Zemo's Original Introduction in Civil War Was Much More Shocking



The iconic Marvel villain Baron Zemo played a key role in this summer’s Captain America: Civil War, and his actions in this first Phase 3 movie have greatly altered everything that will come in the future. But his all-important introduction in the movie was vastly different in the early stages of production. Ultimately, the way he was brought forward was deemed too mysterious, and too confusing, for audiences. So it was scraped and changed out with what we see in the movie now.

Captain America: Civil War just made its way to Digital HD this weekend before its big Blu-ray and DVD release on September 13. Daniel Bruhl plays Helmut Zemo, and never do we get the indication that he’s anything but pure evil. And when we first meet him, he breaks into an old man’s home for a bit of torture in order to extract information. Dark, sure. But the character’s original first scene was much darker, and deadlier. And it showed him killing a whole room full of people.

Directors Joe and Anthony Russo appear on the audio commentary that accompanies the Digital HD release of Civil War. and it’s here that they divulge the original scene that was meant to introduce Zemo. The scene was ultimately replaced because it failed at moving the story forward. And it came as a sort of speed bump. Joe Russo explains courtesy of CinemaBlend.

“We had an original scene where Zemo was at an auction, a black market auction. And that’s how he got his hands on the book, was at this auction. He killed everybody in the auction by gassing the auction. But we just didn’t get enough story out of him; it was too mysterious of an opening scene.”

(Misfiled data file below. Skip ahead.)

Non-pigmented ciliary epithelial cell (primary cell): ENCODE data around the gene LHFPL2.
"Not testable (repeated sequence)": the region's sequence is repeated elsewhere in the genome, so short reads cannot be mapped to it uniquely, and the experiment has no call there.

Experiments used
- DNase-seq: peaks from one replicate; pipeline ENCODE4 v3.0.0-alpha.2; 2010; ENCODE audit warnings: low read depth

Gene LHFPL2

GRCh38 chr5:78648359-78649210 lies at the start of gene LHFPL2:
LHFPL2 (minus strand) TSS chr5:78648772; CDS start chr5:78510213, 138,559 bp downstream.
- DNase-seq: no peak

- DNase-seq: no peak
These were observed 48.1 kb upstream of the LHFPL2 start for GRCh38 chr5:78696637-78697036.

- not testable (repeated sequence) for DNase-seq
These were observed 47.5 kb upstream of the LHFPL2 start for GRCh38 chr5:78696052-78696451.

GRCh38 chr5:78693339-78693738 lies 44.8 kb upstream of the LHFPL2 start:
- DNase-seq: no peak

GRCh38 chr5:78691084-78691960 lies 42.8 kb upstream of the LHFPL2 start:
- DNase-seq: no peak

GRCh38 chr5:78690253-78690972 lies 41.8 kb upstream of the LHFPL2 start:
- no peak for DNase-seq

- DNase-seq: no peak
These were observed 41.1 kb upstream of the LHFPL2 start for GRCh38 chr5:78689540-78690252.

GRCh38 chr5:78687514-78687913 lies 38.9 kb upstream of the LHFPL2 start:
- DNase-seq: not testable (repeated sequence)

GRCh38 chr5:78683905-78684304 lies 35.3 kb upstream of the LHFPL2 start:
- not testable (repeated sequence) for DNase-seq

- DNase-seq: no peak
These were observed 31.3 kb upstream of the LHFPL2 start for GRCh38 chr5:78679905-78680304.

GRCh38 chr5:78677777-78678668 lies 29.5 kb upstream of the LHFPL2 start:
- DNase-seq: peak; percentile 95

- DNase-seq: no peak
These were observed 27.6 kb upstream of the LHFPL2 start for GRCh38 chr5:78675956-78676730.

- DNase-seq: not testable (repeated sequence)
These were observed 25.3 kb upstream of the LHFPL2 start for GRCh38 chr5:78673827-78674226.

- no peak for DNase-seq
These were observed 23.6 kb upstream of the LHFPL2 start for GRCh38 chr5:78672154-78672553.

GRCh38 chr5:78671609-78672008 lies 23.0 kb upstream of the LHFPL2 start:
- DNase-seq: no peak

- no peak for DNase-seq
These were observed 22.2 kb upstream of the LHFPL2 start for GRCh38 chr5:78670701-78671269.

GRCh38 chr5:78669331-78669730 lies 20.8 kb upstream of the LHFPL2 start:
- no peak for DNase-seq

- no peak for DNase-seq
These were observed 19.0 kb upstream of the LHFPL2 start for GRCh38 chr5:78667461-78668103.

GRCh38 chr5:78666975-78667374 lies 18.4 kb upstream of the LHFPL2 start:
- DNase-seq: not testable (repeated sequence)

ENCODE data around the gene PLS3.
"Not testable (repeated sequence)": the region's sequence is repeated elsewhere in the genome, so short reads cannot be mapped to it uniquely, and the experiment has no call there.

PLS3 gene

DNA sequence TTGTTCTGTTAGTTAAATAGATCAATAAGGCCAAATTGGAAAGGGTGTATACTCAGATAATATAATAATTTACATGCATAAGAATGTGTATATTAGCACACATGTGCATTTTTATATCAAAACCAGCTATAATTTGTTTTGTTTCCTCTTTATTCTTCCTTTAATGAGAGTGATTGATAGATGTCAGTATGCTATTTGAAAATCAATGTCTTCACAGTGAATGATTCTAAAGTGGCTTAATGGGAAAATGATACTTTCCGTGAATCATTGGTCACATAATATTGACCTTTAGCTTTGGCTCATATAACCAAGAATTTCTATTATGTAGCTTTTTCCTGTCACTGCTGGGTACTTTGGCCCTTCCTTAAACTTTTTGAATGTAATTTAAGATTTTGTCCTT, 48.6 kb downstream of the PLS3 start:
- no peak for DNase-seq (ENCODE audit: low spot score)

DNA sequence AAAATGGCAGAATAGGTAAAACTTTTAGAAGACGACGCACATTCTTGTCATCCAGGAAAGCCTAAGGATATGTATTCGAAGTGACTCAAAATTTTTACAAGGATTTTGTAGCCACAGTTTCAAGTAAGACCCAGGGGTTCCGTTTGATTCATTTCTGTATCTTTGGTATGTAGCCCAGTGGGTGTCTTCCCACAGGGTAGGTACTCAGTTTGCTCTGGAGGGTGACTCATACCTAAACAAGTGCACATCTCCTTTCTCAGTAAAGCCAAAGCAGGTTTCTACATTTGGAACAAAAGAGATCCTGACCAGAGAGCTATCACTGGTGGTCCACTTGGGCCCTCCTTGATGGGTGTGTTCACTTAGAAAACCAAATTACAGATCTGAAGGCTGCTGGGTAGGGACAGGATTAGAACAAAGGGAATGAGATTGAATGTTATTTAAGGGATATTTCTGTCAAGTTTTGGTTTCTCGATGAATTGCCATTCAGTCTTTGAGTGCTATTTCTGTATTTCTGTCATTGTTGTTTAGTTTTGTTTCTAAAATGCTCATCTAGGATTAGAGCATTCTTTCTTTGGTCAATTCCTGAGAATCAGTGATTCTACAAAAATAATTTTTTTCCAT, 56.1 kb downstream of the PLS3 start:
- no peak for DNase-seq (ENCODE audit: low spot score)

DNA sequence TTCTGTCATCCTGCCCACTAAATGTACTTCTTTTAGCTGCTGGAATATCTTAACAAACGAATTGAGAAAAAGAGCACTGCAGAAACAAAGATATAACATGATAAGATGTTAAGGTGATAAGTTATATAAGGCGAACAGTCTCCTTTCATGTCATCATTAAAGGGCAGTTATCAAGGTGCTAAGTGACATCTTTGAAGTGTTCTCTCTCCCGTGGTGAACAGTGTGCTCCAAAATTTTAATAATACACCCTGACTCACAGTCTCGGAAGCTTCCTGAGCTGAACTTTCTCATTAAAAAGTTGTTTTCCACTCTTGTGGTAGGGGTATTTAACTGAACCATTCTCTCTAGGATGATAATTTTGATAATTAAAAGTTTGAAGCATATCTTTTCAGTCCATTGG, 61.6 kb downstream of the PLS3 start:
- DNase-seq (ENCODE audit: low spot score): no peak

Anthony Russo goes onto say that this scene just didn’t fully set up Zemo’s potential. And that it failed at being specific about just what kind of villain Zemo really is. Writer Stephen McFeely, who was also part of the audio commentary, further explained that the scene that wound up in the finished movie was far better than what they had originally pitched. And that’s because the sequence directly ties back into the movie’s opening moments. The writer says this about the original introduction.

“It did not connect him to the opening of the movie cleanly. This one does. You get the red book, and you literally get Karpov, which is perhaps the most important thing.”

It’s also noted that watching Zemo gas and kill an entire room full of people would have made Daniel Bruhl‘s character much less sympathetic. By the end of Civil War, the audience comes to realize that this man has been very seriously affected by the actions of the Avengers and their collateral damage. Having him kill a room full of people would take some of that impact away.



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